In the real world, "slips" occur with more than half of orders.. if that is any indication.. I do not think it is a problem, it is extremely realistic.
My office was involved in retrofitting some pre-deployed vehicles with upgraded communications and situational awareness gear prior to the 2003 Iraq invasion.
We had a short lead time before our deadline, and a lag in production that ate up "normal" shipping time, so we decided on air freighting kits into the retrofit point using the military airlift command when we found out that commercial shipments were subject to the same theater transportation priorities for landing as military aircraft.
Our supply gurus said that if we used "Priority <some number I don't recall>" it notifies the shipping point that our stuff should to the front of the shipping queue and the traffic management types will decide whether it can go on military aircraft or supplemental commercial carriers to meet our schedule.
After numerous calls from our pre-deployed install team that they haven't seen the parts, and we're spending money to have them sit and wait, we got in touch with the airlift authorities.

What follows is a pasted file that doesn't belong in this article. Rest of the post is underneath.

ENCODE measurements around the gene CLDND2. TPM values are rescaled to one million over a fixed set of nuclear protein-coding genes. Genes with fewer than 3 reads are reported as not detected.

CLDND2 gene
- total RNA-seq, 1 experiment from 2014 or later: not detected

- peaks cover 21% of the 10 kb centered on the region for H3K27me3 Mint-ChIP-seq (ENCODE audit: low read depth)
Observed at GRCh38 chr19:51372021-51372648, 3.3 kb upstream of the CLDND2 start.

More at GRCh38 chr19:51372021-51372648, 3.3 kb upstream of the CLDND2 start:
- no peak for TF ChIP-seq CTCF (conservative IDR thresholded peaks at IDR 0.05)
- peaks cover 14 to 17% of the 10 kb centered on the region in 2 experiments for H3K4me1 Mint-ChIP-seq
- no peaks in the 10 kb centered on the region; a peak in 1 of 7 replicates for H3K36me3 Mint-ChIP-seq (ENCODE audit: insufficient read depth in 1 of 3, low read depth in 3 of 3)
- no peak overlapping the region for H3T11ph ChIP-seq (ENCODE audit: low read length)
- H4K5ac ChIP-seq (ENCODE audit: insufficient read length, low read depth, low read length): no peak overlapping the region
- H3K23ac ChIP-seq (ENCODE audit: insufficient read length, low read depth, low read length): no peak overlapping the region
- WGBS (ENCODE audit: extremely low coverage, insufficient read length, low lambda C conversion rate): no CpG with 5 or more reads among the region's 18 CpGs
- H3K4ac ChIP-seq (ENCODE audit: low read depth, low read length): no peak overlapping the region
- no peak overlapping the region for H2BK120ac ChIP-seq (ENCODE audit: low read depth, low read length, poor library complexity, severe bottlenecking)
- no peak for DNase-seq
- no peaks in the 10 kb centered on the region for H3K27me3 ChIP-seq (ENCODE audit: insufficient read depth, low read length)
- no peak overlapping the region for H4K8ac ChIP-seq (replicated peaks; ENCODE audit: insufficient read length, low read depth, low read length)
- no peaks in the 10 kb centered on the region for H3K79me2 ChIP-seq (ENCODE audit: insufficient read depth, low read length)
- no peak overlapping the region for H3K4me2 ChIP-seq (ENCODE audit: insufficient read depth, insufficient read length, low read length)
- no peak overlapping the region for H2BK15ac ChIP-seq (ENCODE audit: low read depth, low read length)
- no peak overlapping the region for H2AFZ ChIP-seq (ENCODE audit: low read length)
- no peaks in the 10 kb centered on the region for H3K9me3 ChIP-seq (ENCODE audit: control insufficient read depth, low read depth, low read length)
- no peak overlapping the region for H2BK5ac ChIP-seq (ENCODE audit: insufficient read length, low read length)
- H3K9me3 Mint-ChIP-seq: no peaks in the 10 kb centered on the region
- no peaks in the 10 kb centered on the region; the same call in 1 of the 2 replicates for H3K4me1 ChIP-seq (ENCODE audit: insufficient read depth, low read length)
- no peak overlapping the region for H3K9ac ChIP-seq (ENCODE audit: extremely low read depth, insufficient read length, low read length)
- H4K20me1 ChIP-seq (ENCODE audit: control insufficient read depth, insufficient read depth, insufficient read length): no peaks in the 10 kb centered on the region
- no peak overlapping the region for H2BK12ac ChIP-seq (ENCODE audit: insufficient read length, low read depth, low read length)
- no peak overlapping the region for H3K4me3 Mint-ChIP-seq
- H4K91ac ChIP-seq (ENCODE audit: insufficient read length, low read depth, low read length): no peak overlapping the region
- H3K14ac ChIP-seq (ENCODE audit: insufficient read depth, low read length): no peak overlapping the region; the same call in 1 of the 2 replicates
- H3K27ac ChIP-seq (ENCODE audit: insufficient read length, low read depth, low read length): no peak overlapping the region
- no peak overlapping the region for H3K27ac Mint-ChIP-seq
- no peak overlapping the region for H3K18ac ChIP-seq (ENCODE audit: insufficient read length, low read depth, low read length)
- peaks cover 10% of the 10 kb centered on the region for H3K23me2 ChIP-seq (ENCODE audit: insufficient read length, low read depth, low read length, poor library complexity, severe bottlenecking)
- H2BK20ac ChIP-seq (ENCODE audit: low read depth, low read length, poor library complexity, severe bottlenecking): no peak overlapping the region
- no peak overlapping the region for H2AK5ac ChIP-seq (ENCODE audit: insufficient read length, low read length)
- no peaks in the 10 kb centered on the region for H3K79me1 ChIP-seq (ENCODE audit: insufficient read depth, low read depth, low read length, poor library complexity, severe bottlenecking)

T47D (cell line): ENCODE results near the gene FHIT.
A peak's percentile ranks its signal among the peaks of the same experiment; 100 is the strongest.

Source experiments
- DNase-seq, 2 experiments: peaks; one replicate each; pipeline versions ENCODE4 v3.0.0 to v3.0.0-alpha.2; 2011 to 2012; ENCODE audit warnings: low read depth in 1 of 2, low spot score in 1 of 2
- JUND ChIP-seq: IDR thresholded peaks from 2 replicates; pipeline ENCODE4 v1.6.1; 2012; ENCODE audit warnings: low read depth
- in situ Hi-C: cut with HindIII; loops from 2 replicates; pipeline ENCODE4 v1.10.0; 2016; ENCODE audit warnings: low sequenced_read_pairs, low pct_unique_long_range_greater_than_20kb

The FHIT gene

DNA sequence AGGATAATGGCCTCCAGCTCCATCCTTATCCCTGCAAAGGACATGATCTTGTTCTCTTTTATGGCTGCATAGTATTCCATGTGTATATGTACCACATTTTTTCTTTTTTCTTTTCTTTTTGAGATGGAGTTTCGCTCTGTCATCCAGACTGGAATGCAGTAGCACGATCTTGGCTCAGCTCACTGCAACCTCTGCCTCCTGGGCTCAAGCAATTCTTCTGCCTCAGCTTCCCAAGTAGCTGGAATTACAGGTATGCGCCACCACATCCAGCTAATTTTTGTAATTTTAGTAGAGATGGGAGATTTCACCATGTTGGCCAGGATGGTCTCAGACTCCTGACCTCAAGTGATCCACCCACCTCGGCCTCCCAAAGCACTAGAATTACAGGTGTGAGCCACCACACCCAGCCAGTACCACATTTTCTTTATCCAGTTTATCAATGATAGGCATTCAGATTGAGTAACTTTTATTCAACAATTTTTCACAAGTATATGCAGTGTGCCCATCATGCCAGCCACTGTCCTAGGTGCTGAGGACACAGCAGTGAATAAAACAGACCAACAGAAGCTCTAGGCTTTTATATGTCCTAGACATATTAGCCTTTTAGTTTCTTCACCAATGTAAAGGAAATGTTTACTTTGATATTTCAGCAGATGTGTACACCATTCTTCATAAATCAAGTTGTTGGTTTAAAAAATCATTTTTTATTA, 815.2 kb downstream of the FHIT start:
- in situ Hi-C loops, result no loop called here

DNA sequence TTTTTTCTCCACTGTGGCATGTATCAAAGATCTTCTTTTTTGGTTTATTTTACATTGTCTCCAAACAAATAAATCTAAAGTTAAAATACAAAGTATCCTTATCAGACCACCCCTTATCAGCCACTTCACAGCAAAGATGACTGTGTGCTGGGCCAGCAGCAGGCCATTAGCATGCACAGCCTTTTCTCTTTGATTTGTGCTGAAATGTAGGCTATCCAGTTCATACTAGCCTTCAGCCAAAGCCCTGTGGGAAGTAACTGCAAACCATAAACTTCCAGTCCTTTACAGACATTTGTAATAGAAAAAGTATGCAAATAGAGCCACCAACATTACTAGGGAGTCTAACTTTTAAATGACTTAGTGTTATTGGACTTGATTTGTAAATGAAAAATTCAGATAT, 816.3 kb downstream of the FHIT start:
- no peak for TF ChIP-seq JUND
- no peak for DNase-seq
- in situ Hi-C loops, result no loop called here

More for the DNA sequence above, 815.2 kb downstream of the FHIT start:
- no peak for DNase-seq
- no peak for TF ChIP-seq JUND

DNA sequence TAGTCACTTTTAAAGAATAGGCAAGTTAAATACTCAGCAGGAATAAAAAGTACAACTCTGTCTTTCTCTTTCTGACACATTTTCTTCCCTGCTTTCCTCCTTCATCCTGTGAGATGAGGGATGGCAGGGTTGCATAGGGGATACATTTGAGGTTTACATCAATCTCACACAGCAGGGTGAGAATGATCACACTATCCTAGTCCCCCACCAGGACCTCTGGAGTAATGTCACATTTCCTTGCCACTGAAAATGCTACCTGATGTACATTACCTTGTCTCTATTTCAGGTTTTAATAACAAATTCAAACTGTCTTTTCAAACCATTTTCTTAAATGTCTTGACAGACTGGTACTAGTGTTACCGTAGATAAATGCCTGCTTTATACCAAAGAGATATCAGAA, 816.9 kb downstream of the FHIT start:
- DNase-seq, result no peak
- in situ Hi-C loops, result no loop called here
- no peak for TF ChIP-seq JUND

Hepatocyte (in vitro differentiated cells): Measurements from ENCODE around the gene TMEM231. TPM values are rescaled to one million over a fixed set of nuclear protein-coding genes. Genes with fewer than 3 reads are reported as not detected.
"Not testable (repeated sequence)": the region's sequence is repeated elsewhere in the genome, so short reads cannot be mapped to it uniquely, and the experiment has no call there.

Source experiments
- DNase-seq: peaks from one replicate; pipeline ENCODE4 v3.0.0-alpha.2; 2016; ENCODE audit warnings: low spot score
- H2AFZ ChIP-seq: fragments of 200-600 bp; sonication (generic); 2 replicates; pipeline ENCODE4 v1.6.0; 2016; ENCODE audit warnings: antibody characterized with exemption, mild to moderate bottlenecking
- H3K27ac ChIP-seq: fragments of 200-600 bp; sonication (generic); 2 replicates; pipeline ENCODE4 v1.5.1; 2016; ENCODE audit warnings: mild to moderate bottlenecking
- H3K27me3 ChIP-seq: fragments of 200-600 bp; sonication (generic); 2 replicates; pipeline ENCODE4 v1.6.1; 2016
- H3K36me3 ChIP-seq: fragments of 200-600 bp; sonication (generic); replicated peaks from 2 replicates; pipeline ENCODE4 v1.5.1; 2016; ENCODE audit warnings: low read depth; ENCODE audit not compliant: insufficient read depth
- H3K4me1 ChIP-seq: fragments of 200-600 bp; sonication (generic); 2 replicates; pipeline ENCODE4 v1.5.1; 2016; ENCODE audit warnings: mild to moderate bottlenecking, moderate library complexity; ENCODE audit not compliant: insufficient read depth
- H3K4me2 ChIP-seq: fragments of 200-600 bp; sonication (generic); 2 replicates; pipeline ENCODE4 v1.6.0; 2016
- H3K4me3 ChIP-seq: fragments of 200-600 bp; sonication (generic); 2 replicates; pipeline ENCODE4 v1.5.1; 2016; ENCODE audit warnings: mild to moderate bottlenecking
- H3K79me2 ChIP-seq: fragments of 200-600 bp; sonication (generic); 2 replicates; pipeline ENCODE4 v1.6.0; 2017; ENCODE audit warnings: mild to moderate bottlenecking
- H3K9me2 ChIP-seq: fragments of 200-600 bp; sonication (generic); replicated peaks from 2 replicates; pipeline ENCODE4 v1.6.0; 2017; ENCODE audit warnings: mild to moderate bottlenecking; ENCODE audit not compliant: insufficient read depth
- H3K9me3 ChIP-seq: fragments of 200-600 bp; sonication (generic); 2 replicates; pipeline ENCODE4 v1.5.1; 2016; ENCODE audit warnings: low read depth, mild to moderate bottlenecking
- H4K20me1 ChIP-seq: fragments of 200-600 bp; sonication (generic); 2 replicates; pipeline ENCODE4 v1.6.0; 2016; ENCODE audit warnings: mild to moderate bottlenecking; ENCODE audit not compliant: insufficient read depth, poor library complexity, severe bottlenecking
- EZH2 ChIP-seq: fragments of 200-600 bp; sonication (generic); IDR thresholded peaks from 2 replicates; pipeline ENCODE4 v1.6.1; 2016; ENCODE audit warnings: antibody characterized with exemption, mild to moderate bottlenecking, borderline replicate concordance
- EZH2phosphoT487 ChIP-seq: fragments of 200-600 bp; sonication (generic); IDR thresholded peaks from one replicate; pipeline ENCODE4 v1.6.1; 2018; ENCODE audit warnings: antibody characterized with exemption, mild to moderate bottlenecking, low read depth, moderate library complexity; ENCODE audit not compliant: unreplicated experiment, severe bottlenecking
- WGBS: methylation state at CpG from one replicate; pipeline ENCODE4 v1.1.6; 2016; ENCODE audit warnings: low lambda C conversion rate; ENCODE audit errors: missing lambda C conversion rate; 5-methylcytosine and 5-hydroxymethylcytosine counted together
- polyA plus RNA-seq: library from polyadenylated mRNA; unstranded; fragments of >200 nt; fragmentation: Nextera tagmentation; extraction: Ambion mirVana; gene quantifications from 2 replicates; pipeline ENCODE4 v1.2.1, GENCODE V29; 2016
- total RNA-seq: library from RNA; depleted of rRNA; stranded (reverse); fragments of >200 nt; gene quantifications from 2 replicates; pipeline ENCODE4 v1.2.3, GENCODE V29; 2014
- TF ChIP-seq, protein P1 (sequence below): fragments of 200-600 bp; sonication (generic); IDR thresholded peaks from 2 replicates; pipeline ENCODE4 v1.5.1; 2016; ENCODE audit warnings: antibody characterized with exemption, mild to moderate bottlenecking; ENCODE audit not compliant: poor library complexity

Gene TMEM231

After complaining "But, we have a priority <can't recall the number> on the parts," we got the response, "Good, so does everyone else requesting air shipment." After waiting our turn, and getting the shipment, the next delay was in cataloging and reviewing the contents of the conex containers used for the shipments.
The install job got done before our program deadline, but not without eating up our project slack, and implementing a shortened live training time with equipment installed for the troops being deployed to use the vehicles.
Like you, seeing slips in the game didn't alarm me because I was aware of slips in real life, even after I eliminated those caused by my poor battlefield planning.